As for the usual suspects: Gerhard Richter, Lee Krasner, Andy Warhol, Salvador Dali. You will find these and many more at the beautiful and grand SFMOMA. A must see. The restaurant on the first level of the museum. Super chic and cool, and relevant. The menu is ever evolving, and shares recipes from around the world from various chefs of various backgrounds. There are slew of other off-beat random museums in SanFran that are also worth a visit as well: De Young, Asian Art, Jewish Museum. All worth checking out. But if you want to see how and why art comes to be. Meaning how and why art is created. Go to the Mission District. It's the art before the canvas. Before the wire is turned. Before the clay is molded.

The Restaurant & Cafe Hop
photo credit: Naseema Khan
We canvassed Pacific Heights and Presidio Heights and found some amazing restaurants ranging from authentic Indian cuisine to a super fun and real-deal Pizzeria (Pizzeria Delfina, if you're interested). We also found our way to a super chic area just outside of Chinatown and a little north of the Financial District on Pacific Avenue. Another amazing Italian eatery called Cotogna. Chef Michael Tusk traveled through Europe apprenticing in Michelin-starred restaurants specializing in French and Italian foods: and 20 years later he created one of his greatest restaurants in Cotogna. We knew as soon as we tasted the pasta that this guy knew what he was doing, and had spent time around some good tuscan cooking. We've been to a lot of Italian places, but this place was easily in the top 5. Beautiful crowd, beautiful restaurant, and truly authentic food? A unicorn these days.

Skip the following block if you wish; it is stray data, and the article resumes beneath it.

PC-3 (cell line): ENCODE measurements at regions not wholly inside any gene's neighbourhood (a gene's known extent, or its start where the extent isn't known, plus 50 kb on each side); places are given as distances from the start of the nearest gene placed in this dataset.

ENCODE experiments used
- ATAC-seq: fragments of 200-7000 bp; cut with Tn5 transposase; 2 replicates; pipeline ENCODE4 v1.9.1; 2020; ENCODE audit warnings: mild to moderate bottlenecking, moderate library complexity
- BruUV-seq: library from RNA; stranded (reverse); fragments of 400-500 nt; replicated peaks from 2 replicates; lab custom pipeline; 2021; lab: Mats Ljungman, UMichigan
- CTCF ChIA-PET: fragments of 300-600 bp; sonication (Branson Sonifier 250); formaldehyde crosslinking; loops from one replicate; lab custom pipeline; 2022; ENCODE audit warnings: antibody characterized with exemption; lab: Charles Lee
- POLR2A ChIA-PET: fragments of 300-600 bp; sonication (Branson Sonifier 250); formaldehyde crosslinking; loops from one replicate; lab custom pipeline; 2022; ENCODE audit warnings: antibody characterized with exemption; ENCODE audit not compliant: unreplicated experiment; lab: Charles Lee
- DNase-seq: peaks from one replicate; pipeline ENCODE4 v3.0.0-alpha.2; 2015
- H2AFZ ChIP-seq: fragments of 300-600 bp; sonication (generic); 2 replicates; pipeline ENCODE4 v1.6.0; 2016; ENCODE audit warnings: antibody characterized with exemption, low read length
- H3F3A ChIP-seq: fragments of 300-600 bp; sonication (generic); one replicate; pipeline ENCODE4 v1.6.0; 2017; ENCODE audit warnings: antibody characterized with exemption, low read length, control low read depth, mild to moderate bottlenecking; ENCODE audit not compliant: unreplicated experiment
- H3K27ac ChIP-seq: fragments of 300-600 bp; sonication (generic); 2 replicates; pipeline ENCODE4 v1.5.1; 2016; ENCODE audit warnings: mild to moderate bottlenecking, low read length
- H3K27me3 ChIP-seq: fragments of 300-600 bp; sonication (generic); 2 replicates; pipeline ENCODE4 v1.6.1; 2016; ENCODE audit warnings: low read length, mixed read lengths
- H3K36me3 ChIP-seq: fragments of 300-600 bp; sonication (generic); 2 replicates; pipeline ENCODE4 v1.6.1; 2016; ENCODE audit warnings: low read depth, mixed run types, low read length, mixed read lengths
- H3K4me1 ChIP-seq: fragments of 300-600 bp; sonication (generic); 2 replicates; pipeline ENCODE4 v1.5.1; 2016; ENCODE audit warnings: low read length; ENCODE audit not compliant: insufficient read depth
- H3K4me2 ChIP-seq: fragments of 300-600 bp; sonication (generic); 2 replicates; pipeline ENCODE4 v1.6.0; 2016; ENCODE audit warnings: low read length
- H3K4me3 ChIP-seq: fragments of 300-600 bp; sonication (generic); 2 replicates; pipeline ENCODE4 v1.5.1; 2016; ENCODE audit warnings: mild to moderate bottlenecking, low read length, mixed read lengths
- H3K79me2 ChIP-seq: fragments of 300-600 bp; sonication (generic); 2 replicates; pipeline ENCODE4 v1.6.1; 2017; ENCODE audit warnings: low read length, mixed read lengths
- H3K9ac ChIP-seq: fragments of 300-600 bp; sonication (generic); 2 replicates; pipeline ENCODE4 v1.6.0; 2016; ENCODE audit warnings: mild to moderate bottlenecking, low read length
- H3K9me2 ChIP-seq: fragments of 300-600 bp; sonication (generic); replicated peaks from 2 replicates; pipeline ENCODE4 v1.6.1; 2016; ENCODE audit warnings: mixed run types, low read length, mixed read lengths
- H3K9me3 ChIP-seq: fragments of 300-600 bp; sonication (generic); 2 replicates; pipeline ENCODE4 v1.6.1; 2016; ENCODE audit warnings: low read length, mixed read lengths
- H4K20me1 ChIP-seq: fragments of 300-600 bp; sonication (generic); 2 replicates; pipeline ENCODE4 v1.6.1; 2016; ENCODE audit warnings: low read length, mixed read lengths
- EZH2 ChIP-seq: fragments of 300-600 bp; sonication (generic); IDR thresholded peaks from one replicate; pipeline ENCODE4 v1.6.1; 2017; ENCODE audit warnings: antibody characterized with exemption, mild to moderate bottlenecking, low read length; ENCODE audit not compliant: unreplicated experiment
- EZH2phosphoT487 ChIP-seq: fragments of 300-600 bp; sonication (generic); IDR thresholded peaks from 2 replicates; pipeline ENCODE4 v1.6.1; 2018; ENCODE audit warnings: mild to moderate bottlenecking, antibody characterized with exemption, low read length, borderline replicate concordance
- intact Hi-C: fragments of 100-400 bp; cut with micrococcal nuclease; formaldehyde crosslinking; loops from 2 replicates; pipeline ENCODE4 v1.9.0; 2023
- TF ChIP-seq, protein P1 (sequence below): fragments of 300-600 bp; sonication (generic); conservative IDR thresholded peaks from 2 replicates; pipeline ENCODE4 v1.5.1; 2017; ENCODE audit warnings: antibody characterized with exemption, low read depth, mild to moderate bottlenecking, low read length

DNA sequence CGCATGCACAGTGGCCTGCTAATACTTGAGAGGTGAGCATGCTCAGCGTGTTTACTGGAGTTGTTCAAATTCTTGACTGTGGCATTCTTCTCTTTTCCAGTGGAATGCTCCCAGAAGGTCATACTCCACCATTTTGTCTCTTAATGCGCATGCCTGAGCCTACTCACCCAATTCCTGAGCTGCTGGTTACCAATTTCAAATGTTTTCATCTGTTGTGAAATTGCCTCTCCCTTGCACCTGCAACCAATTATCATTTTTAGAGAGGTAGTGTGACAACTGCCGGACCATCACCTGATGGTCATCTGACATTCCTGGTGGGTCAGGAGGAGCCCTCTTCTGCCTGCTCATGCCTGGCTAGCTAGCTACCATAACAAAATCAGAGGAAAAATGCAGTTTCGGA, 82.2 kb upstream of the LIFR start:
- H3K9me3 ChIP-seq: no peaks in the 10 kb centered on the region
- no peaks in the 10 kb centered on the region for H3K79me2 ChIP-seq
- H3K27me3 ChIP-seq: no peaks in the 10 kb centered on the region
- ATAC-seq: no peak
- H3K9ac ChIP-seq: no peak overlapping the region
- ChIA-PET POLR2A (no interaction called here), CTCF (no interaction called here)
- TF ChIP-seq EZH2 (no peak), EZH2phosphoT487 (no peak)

photo credit: EaterSF
In the day time, we found ourselves checking out some great vegan and vegetarian-esque places: again in the Heights'. Smoothies, juices, mixed green salads with homemade dressings, and all the things you'd find in an amazingly scrumptious cafe. And amidst all this, you'll find your American Bistro style hot-spots, unique sandwich places, and a good staple Thai food restaurant that every neighborhood in America, um, DESERVES. Oh, and you don't want Starbucks? There are quite a few crafty coffee places and cafes that equate the Starbucks feel, and in many scenarios even trump them. Case in point: B. Patisserie. An eclectic menu of modern French-styled pastries along with American flavors and local influences. And just so you know, we waited 25 minutes for two croissants and two coffees. Why, you may ask? Because the line for ordering was out the door and towards the end of the block of California street on a gorgeous Sunday morning (right around the hour of your Sunday paper pick-up and read). So, you get the picture, right? And the best part of it all, is that people were eager to wait. And they were also eager to spend. Many families easily bought 4-5 baked goods at a time: and more in some scenarios. It seemed as if B. Patisserie was a part of their lifestyle on this quiet 'California Street'. All freshly baked. Super friendly staff. And very VERY orderly. We were happy to wait for this experience. It felt like we were waiting for a ride in an amusement part. Talk about genius retailing! We loved it.

The food. The art. And that sweet SanFran air. A place for lovers, and lovers of life. Get there as soon as you can. Oh yea. And btw,  if you can. Try and see the Golden Gate Bridge on a not so foggy day.

I wasn't so lucky.